The B.C. Teachers' Federation has told its members it will serve notice of a full-scale strike beginning next Tuesday, one day after 86 per cent voted in favour of escalating their job action.
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In a letter to its members, the union confirmed it will serve notice of strike action likely starting on June 17 and also designated Monday a study session day throughout the province.
This would mean teachers would spend Monday meeting with union representatives all day — making this Friday the last day of the school year.
For schools where ongoing rotating strike action is taking place this Friday, the last day of school would be even earlier than elsewhere — landing this Thursday.
"We believe that the combined actions of bargaining hard and the solidarity of standing together are the key ingredients needed to get a deal that works for teachers and for our students before June 30 and hopefully sooner," said the letter.
"Please know that both parties are currently involved in discussions," the letter continued. "Our intention is to bargain non-stop throughout the weekend.
"We believe that a small, but important window to negotiate a fair deal exists and we want to take every opportunity to get that deal."
However, the letter says, the situation is fluid and members should take personal items they will need during the summer home with them this week.
Teachers vote to strike
Some 28,809 teachers voted in favour of a full-scale walkout, of a total of 33,387 who cast ballots in a vote held over Monday and Tuesday this week.
Speaking Tuesday night, BCTF president Jim Iker had stressed that while teachers were prepared to fully withdraw services, that decision had not yet been made.
"We want a deal definitely by the end of June and we want a deal earlier than that," said Iker on Tuesday.
"If we get that deal, there will be no more job action, there will be no more lockouts and we can go into the summer knowing we've got some certainty for September for our students and for our teachers,"
The union is required to give three days' notice before members walk off the job, making the earliest possible date for school closures across B.C. Tuesday, June 17.
Speaking on Tuesday, Iker had said the full-scale strike could still be averted if a deal with the government could be negotiated.
"B.C. teachers have shown incredible strength and commitment during the rotating strikes and the government’s chaotic lockout," said Iker.
"More than ever, parents understand that this fight is about quality education for students and fairness for teachers."
'Let's stay at the table'
Speaking on Tuesday, B.C. Education Minister Peter Fassbender said he wasn't surprised by the vote results.
"We have had and felt the pressure to get a settlement since last June, I feel no more pressure tonight after this vote than I did yesterday," Fassbender told the CBC.
The minister also issued a statement reacting to news of the vote.
"While the BCTF leadership received the mandate they sought, no one should interpret this as any kind of enthusiasm on the part of teachers to shut down schools," said the statement.
"I know teachers would prefer to be in their classrooms and I know that students and parents would rather finish this school year on a positive note. It is now up to the BCTF leadership to decide if they are going to move to a full walkout."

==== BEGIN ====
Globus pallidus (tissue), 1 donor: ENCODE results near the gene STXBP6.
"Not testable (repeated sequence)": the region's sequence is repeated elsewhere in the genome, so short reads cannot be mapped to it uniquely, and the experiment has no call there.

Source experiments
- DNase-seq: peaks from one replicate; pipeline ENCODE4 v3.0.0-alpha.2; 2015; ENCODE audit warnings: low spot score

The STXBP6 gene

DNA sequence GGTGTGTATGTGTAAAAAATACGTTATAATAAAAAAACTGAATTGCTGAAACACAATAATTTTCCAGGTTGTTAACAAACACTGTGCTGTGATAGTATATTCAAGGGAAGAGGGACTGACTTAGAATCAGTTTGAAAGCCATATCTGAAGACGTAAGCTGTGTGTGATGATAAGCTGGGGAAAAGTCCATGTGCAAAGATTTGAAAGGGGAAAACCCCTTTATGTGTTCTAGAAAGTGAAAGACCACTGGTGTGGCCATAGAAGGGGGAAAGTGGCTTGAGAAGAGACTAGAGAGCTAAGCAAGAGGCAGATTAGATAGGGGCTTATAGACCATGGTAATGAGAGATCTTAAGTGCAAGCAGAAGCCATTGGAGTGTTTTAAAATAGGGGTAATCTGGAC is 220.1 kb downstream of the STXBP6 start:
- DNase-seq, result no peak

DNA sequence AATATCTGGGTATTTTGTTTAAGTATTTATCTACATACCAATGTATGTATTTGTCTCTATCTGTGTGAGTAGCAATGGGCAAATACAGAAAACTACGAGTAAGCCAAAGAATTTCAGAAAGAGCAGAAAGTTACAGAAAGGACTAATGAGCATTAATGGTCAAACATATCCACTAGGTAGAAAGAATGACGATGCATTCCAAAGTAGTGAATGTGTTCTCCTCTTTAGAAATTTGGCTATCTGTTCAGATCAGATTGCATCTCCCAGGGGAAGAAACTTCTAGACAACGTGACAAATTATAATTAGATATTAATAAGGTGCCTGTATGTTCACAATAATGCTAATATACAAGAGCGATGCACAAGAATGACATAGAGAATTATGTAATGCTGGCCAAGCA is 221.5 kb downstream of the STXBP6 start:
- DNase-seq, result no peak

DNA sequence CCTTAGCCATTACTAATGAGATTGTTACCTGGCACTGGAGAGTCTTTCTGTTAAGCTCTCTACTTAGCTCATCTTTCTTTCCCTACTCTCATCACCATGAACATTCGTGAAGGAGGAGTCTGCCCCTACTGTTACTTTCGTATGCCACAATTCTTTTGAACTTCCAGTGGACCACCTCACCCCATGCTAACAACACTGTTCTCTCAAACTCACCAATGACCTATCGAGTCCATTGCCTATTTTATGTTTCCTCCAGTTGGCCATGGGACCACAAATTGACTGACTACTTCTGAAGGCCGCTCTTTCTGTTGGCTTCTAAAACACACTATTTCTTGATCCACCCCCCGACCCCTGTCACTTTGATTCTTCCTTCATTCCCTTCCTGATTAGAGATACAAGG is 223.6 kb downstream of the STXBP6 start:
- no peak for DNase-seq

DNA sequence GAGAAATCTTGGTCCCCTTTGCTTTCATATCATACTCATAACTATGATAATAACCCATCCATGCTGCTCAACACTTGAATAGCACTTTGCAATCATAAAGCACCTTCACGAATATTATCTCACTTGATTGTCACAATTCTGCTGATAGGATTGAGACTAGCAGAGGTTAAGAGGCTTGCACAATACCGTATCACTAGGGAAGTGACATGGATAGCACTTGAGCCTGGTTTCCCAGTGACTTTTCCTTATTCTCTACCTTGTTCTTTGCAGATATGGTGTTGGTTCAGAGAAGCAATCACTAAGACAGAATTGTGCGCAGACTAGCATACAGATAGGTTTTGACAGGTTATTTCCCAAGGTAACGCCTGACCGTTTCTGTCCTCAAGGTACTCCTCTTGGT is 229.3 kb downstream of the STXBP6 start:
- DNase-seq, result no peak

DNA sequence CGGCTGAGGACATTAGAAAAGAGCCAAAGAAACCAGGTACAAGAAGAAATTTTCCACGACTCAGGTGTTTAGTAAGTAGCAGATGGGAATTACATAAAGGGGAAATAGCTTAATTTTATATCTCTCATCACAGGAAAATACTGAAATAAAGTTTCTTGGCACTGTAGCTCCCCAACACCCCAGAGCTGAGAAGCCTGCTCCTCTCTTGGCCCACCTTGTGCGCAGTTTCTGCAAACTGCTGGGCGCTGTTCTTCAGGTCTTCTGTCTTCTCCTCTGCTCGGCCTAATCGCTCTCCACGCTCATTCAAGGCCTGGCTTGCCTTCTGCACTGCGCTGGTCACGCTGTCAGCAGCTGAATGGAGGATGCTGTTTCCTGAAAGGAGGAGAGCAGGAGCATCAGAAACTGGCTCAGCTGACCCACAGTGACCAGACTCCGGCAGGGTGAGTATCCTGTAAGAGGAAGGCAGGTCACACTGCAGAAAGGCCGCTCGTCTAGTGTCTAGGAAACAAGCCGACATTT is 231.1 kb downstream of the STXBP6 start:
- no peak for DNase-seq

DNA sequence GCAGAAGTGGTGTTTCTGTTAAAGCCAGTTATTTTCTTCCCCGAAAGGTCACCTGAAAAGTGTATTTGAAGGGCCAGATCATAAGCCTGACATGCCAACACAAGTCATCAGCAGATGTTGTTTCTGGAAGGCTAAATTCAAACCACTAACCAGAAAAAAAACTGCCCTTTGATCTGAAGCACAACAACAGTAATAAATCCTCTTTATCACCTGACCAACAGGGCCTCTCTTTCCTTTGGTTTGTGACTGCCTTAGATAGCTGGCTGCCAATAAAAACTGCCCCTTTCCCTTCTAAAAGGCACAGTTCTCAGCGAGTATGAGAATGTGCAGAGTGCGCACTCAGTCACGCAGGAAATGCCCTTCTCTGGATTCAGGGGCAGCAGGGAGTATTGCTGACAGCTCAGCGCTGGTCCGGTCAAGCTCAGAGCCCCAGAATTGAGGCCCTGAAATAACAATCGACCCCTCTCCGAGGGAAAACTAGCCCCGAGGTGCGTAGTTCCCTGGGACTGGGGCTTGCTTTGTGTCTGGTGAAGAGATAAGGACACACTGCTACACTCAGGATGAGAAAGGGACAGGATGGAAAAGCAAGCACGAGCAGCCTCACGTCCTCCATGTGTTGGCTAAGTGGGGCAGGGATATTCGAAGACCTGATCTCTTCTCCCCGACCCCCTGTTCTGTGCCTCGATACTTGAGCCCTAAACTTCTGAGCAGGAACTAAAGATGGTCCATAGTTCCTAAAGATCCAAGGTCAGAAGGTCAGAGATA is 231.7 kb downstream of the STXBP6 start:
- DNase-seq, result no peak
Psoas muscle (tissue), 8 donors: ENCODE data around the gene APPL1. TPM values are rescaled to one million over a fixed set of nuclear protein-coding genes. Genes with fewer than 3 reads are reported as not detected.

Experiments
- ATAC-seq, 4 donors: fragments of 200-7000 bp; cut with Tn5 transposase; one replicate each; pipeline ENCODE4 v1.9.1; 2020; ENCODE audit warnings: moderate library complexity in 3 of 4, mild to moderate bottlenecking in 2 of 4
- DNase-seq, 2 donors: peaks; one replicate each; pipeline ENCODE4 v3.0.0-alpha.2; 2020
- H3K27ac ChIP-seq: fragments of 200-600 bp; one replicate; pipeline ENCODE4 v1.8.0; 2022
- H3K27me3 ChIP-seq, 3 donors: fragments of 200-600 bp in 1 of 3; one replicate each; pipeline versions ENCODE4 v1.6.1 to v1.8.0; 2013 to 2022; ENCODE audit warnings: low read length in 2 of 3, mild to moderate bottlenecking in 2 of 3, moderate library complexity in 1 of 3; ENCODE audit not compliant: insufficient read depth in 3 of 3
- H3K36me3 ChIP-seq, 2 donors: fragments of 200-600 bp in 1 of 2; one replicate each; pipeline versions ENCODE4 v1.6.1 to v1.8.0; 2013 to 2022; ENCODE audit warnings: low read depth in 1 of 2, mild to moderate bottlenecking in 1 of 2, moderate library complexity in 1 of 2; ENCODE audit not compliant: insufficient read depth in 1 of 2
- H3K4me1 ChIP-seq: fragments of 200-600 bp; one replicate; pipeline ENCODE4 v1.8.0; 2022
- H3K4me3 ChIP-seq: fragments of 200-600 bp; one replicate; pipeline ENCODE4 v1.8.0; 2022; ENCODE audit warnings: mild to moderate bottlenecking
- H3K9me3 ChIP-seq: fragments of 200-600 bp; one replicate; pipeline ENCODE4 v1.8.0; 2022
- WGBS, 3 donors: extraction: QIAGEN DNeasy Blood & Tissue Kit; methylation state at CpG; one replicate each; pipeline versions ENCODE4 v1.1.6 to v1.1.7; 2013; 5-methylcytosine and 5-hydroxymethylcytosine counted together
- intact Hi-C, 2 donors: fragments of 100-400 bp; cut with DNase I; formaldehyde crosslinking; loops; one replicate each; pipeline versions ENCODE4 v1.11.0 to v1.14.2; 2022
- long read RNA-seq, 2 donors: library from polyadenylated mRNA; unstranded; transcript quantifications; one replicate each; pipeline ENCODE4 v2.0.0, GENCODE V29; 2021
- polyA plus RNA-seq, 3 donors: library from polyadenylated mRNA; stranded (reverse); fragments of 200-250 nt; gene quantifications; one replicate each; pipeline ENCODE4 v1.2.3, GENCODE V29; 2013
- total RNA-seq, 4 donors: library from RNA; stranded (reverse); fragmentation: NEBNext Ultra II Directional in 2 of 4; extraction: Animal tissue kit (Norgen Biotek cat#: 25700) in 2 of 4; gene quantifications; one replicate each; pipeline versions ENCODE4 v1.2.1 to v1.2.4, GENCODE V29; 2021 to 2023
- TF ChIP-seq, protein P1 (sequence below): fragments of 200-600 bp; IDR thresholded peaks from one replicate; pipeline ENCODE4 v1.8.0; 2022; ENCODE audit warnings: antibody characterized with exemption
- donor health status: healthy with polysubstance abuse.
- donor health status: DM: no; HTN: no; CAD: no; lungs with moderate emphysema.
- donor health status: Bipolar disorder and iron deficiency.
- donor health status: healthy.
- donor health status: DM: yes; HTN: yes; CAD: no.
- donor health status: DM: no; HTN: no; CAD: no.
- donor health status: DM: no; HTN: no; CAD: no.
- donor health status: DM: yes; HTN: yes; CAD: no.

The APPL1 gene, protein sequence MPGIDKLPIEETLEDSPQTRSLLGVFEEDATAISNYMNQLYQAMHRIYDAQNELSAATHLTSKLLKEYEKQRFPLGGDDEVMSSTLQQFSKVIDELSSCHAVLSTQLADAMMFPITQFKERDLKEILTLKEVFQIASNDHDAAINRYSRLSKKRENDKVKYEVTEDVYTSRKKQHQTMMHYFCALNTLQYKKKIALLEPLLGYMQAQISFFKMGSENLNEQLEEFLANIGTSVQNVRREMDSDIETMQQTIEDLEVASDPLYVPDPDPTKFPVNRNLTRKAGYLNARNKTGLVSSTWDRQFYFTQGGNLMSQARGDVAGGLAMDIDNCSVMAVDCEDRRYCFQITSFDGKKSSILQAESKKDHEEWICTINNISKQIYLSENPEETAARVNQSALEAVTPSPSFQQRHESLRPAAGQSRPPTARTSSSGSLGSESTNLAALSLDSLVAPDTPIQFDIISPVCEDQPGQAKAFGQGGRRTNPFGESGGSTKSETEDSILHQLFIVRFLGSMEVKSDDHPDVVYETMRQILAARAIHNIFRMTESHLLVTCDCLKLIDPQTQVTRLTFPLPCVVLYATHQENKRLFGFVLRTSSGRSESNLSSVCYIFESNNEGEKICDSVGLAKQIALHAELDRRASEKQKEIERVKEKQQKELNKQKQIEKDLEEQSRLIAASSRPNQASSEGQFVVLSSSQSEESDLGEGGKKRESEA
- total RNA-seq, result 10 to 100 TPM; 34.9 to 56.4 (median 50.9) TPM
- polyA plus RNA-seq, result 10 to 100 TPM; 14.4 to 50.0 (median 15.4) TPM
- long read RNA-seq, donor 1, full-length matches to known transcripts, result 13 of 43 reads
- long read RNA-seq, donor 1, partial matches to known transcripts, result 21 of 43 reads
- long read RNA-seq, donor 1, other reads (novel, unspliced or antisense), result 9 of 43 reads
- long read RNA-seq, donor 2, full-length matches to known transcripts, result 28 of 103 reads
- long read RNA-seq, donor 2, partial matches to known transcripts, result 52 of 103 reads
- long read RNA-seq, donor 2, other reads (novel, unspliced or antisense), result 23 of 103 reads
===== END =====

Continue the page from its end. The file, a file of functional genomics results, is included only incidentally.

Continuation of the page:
Fassbender said the union needs to rethink its expectations and be more willing to engage in meaningful bargaining.
"My message to the BCTF is: let's stay at the table and get to an agreement by June 30, so we can head into the summer with the assurance that our education system is on a path to long-term stability and focused on student outcomes."
Teachers have been without a contract since June 2013, and the vote is the latest development in the dispute that has seen the union and government divided over issues of wages and classroom conditions.
The government has saved $12 million each week in salaries during the teachers' current but limited job action, plus nearly $5 million more by chopping wages.
In the event of a full strike affecting the end of the school year, the B.C. government says every effort will be made to ensure report cards and exams aren't affected.
Potential strike impacts
What the full strike would mean for students in kindergarten up to Grade 9:
- Schools would be closed.
- Parents should make child care arrangements, where required.
- Final report cards will be sent to parents, but written comments may be shorter than usual.
What the full strike would mean for students in Grades 10, 11 and 12:
- Secondary schools would likely only be open for the purpose of administering exams.
- Picket lines could be present outside schools.
- Students in rural areas may not have normal school bus service.
- Provincial exams will be marked and final marks will be sent out in as timely a manner as possible.
The Ministry of Education says the BCPSEA has asked the Labour Relations Board to deem the work required for the completion of report cards as an essential service.
Schedule for B.C.'s provincial exams
- Apprenticeship and Workplace Mathematics 10 Foundations of Mathematics and Pre-Calculus 10 (Schools may schedule these sessions at any time after June 16.)
- Science 10 (only for schools that require an early session)
- Apprenticeship and Workplace Mathematics 10 Foundations of Mathematics
- Pre-Calculus 10
- BC First Nations Studies 12
- English 12
- English 10 First Peoples
- Communications 12
- Français langue première 10
- Français langue seconde-immersion 12
- Français langue première 12
- Science 10
- Civic Studies 11
- English 12 First Peoples
- English 10
- Social Studies 11
Source: B.C. Ministry of Education